Ten things you probably didn’t know about Uber

Uber is described by Uber as a ridesharing service with its headquarters in San Francisco, USA. It currently operates in multiple cities a...


Uber is described by Uber as a ridesharing service with its headquarters in San Francisco, USA. It currently operates in multiple cities and works with the use of a Smart Phone App that arranges rides between riders and drivers. Would-be users have to have an account with Uber and use the app to request a ride, and thereafter use the app to track the reserved vehicle's location. At the time of writing this piece, Uber is available in 45 countries and 200 cities and, depending on who you believe, is valued at between US$18 and US$40 billion. Some of the key shareholders include Google, who is widely rumoured to be interested in the service to run its Autonomous Mobility on Demand (AMOD) technology that it is developing.

1. Three-employee Policy

Uber has a strict policy of hiring just three employees in each city that it operates. These employees are responsible for all operations in that city, including the vetting of driver suitability. There is no information on how the vetting takes place though.

2. Pricing Policy

Uber’s pricing is similar to the local metered taxicabs. The trip is calculated on time, when the average speed is below 18kph, and on distance, when the speed averages above that number. At the end of the ride, the fare charged is displayed on your smart phone with the phrase “NO NEED TO TIP” and this is automatically billed to the customer’s credit card. During periods of high demand, such as rush-hour or festive seasons, Uber increases its prices to what they call “surge-price” levels in what they describe as an attempt to attract more drivers and thus keep wait times down, obviously appealing to customers.

3. Founded by a College Dropout

Uber was founded in 2009 by Travis Kalanick who had previously dropped out of the University of California. Uber was his third attempt to hit the big time after his earlier attempts had been less than successful. The company was initially funded by former Google Exec, Chris Sacca, and Amazon CEO, Jeff Bezos. 

4. Uber is Watching You

You may be used to receiving a customer rating form when you visit a restaurant but when using Uber, beware they are rating you and your performance as a customer as well. So, if you keep the driver waiting or leave a mess in the cab, or perhaps even fail to tip him, you may well find yourself listed as a “less-preferred” customer.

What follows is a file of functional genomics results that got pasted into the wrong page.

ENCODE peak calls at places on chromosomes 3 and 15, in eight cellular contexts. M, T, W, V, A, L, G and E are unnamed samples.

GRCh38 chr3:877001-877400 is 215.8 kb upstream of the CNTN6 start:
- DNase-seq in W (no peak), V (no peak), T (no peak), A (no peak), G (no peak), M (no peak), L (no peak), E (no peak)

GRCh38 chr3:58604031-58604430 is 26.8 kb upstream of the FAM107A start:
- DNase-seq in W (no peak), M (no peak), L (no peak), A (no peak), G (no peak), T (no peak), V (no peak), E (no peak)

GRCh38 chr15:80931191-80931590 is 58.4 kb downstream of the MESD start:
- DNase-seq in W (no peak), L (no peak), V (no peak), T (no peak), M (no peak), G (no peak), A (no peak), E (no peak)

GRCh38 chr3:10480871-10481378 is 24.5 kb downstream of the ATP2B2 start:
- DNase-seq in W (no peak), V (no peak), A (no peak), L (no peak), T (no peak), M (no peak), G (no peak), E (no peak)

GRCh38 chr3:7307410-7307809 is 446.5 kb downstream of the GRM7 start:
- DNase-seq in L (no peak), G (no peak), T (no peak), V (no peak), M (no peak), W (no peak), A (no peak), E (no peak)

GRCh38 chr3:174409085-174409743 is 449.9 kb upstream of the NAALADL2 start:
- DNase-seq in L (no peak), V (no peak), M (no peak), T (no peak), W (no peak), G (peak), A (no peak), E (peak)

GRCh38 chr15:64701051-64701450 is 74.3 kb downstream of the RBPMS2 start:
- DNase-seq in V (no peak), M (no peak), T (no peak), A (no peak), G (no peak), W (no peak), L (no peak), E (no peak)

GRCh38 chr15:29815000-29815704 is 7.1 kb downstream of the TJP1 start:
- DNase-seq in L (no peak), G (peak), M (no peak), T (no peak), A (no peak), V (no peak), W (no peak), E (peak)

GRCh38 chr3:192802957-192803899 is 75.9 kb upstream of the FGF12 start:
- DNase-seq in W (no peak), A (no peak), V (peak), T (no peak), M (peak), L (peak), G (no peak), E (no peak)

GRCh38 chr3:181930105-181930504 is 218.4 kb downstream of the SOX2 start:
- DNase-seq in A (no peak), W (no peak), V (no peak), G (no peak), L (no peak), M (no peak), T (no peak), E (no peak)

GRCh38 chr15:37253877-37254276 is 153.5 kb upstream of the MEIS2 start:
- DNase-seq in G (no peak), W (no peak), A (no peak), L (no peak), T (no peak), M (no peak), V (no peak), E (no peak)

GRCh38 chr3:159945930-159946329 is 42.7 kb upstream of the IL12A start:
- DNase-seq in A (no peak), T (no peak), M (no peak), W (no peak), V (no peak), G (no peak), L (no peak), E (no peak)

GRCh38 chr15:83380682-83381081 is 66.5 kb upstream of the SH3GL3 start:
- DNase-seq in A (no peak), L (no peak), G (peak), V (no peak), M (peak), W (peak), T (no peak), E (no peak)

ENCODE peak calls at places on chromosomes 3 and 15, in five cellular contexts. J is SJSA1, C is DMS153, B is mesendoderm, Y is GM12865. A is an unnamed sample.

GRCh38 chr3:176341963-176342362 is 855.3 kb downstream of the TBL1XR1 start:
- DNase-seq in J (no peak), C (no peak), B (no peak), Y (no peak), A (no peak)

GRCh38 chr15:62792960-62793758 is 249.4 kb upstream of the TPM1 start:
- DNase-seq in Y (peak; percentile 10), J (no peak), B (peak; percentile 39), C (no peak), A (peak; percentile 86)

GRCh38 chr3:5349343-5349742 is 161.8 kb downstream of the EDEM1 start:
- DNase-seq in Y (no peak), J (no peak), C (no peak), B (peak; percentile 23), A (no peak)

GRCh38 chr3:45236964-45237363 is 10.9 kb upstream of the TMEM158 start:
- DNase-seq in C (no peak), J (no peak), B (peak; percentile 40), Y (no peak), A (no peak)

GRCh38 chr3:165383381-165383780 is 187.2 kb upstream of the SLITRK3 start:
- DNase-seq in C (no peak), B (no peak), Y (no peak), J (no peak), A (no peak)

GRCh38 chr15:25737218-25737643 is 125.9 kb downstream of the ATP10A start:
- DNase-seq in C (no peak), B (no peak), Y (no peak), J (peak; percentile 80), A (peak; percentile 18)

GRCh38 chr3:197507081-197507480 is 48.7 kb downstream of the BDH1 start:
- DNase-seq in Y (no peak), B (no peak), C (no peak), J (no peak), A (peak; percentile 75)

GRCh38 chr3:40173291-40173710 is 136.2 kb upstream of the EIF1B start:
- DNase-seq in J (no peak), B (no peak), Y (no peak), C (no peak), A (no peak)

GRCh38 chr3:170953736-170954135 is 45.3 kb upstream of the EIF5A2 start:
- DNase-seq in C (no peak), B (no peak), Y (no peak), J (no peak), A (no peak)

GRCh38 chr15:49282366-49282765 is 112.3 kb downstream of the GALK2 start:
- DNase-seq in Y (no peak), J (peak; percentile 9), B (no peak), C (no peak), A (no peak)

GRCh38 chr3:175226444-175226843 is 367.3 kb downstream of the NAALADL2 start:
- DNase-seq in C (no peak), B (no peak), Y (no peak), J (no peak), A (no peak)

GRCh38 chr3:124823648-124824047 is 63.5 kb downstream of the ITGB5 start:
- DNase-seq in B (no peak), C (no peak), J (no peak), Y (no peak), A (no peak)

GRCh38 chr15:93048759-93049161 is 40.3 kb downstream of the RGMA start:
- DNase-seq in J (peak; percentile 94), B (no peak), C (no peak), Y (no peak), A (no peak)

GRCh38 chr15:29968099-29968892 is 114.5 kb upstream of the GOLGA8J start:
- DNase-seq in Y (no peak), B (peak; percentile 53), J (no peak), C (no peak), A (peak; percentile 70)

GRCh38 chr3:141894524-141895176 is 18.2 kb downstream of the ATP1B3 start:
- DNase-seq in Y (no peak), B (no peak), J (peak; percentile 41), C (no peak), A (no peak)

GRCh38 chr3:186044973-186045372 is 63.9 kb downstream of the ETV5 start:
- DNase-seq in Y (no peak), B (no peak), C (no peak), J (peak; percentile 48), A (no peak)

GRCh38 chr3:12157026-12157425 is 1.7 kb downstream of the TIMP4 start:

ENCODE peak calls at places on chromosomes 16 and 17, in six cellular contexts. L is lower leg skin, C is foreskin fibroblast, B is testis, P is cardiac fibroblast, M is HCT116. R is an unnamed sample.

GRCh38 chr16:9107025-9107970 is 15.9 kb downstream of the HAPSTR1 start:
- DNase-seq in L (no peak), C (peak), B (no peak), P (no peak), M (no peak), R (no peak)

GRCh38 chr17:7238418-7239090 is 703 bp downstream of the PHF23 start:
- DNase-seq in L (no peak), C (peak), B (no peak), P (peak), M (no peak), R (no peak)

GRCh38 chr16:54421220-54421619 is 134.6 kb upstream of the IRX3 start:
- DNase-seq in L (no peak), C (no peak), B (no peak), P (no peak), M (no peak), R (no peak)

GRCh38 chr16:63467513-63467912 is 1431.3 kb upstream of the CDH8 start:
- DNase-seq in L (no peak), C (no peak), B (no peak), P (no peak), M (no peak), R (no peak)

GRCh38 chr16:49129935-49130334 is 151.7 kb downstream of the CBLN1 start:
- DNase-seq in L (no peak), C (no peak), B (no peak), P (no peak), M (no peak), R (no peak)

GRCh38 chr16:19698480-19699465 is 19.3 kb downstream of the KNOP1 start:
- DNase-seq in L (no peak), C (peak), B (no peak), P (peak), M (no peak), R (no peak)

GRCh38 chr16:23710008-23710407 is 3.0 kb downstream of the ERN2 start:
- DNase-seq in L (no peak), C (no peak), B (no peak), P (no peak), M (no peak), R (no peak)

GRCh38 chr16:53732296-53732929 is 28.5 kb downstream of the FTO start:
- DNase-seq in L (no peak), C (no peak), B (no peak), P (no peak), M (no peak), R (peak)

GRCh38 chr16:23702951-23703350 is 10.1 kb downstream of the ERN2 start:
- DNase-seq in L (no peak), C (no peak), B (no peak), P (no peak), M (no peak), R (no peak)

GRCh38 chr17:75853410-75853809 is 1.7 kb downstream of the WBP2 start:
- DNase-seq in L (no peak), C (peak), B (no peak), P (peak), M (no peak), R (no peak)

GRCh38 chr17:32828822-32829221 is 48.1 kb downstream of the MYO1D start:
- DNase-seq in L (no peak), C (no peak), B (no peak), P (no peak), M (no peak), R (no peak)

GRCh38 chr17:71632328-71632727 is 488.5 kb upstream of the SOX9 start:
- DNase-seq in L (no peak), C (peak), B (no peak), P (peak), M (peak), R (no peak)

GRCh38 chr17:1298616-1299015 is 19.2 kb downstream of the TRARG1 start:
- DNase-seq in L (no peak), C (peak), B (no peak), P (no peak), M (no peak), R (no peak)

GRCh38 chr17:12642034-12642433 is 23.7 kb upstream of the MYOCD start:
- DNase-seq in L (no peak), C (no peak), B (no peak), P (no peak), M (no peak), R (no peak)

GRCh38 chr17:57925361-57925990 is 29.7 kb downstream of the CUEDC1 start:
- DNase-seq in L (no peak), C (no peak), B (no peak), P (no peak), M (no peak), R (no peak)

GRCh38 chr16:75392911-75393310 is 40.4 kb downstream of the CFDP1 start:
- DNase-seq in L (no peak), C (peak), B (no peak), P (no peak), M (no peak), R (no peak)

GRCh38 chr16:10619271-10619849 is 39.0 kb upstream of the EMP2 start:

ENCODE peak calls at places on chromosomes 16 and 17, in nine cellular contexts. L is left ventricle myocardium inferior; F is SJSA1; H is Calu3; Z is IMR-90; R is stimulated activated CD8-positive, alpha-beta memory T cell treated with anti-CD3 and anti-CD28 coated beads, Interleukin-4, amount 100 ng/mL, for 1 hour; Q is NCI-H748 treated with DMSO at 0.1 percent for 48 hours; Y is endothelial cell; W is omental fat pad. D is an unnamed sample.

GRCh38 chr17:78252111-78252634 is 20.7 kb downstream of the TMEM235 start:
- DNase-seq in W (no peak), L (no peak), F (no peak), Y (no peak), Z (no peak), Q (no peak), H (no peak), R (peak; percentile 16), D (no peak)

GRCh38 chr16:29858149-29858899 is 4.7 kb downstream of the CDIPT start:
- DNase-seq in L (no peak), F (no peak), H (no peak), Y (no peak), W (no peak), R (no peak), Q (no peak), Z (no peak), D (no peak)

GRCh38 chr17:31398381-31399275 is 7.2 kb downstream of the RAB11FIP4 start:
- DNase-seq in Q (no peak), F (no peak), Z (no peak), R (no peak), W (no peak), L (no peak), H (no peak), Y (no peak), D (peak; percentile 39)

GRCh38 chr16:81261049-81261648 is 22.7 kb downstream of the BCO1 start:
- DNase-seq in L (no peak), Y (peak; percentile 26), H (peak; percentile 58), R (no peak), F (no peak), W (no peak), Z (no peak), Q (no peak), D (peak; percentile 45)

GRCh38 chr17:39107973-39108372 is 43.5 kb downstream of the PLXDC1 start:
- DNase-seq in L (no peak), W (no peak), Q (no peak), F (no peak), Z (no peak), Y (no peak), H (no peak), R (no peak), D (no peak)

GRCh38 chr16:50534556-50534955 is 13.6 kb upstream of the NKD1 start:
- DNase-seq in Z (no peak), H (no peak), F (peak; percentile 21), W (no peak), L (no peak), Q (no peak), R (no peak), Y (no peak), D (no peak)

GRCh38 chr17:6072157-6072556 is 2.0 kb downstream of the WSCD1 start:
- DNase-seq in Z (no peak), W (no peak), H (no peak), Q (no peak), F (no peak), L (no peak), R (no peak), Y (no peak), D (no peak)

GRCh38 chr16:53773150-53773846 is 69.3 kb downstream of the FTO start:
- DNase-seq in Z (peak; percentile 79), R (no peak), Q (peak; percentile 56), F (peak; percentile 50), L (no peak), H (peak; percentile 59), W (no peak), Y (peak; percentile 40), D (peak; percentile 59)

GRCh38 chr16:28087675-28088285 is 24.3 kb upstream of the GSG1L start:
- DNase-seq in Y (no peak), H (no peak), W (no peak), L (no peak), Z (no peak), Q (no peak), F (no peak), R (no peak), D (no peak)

5. Uber is Global

Uber is not the only company to use Smart Phone Apps to ease the locating of a taxi. There are numerous apps available with which you can have a licensed taxi turn up at a given location and pay for your ride in the ‘conventional’ way. But it seems that even in the face of stiff opposition from licensed taxi drivers using smart phone apps, the Uber service has captured the imagination of the world’s cities with over 200 of them now allowing Uber to ply their trade. However, you will never see an Uber cab bearing an Uber logo because Uber drivers are free to operate other taxi or tour services at the same time.

6. Uber uses iPhone

In most territories, Uber has a policy of giving a free iPhone to all of the drivers. This way around, once the customer has locked their location on a map after "requesting a ride", the driver can track it and reach you on time. However, the iPhone is locked and cannot be used to place calls or be put to any other use.

7. Credit Cards Only, please.

The entire Uber system works on a cashless basis. If you want to use its service, you must have a credit card. You absolutely cannot pay the driver using cash or debit cards, or goats. Before you try to "request a ride", you must register with Uber by creating an account. Uber authenticates every transaction with a two-stage password; this has caused some issues and Uber may be forced to tie up with local payment gateways in the future. 

8. Foreign Remittance and Tax Objections

It is not just the taxi man that is looking seriously at Uber but also the TAX-MAN. Whenever you use the service and they charge your credit card, the payment goes via Amsterdam, Holland, from where it is transferred to a Wells Fargo account. Approximately seven days later, 80% of the funds are then sent back to the taxi driver/operator account back ‘home’. Several tax authorities are now looking at this with a view of taking their cut.

9. We don’t like your insurance, UBER!

There has been a spirited if yet ineffectual response to the creation of Uber services across the world, with the chief complaint being the lack of proper insurance coverage. In most countries, to operate a cab, not only do you need to have a driving license but you also need Police clearance and an upgraded insurance policy to compensate your passengers in the event of an accident. This insurance is expensive and licensed taxi operators claim the lack of this insurance gives Uber drivers an unfair cost advantage, ultimately leaving the passenger inadequately protected. 

10. Only a Ride-share Facilitator

Uber does not own any cars and claims that it only acts as a middleman between people needing a ride and people who are willing to share their cars. Frankly, it is all a bit of a semantic game, really; after all, a rose by any other name would still smell as sweet! In fact, Uber owns very little outside of a software platform, a payment gateway and a very large bank account. 

top image: http://nhoffmanandco.com

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